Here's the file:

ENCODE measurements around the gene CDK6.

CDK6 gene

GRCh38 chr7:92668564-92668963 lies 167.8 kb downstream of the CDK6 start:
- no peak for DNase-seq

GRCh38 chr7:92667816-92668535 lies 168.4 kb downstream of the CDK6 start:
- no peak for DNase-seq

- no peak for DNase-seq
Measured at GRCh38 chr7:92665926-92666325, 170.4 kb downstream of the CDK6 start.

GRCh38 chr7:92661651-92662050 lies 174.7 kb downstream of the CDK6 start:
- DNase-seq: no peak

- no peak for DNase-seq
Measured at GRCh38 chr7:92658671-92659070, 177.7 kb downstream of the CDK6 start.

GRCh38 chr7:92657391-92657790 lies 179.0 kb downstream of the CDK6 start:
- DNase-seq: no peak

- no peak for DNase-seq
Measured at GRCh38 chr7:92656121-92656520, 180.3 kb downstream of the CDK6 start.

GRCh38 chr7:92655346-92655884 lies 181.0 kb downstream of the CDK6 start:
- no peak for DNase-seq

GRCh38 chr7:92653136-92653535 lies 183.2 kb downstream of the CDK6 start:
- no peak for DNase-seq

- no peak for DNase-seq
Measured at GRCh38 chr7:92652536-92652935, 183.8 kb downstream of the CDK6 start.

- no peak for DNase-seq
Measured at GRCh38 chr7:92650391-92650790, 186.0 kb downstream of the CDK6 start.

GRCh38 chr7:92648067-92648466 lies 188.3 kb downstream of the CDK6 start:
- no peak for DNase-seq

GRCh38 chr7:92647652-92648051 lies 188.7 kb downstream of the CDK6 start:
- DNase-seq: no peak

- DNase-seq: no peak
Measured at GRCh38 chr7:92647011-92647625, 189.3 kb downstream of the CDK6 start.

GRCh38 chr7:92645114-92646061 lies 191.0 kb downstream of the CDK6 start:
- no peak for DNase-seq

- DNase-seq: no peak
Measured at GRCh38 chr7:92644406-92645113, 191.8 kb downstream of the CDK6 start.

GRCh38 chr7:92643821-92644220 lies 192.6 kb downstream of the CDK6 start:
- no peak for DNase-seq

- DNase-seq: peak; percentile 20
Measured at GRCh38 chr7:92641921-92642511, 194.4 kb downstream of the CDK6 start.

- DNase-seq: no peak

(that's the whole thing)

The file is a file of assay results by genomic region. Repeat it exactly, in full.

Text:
ENCODE measurements around the gene CDK6.

CDK6 gene

GRCh38 chr7:92668564-92668963 lies 167.8 kb downstream of the CDK6 start:
- no peak for DNase-seq

GRCh38 chr7:92667816-92668535 lies 168.4 kb downstream of the CDK6 start:
- no peak for DNase-seq

- no peak for DNase-seq
Measured at GRCh38 chr7:92665926-92666325, 170.4 kb downstream of the CDK6 start.

GRCh38 chr7:92661651-92662050 lies 174.7 kb downstream of the CDK6 start:
- DNase-seq: no peak

- no peak for DNase-seq
Measured at GRCh38 chr7:92658671-92659070, 177.7 kb downstream of the CDK6 start.

GRCh38 chr7:92657391-92657790 lies 179.0 kb downstream of the CDK6 start:
- DNase-seq: no peak

- no peak for DNase-seq
Measured at GRCh38 chr7:92656121-92656520, 180.3 kb downstream of the CDK6 start.

GRCh38 chr7:92655346-92655884 lies 181.0 kb downstream of the CDK6 start:
- no peak for DNase-seq

GRCh38 chr7:92653136-92653535 lies 183.2 kb downstream of the CDK6 start:
- no peak for DNase-seq

- no peak for DNase-seq
Measured at GRCh38 chr7:92652536-92652935, 183.8 kb downstream of the CDK6 start.

- no peak for DNase-seq
Measured at GRCh38 chr7:92650391-92650790, 186.0 kb downstream of the CDK6 start.

GRCh38 chr7:92648067-92648466 lies 188.3 kb downstream of the CDK6 start:
- no peak for DNase-seq

GRCh38 chr7:92647652-92648051 lies 188.7 kb downstream of the CDK6 start:
- DNase-seq: no peak

- DNase-seq: no peak
Measured at GRCh38 chr7:92647011-92647625, 189.3 kb downstream of the CDK6 start.

GRCh38 chr7:92645114-92646061 lies 191.0 kb downstream of the CDK6 start:
- no peak for DNase-seq

- DNase-seq: no peak
Measured at GRCh38 chr7:92644406-92645113, 191.8 kb downstream of the CDK6 start.

GRCh38 chr7:92643821-92644220 lies 192.6 kb downstream of the CDK6 start:
- no peak for DNase-seq

- DNase-seq: peak; percentile 20
Measured at GRCh38 chr7:92641921-92642511, 194.4 kb downstream of the CDK6 start.

- DNase-seq: no peak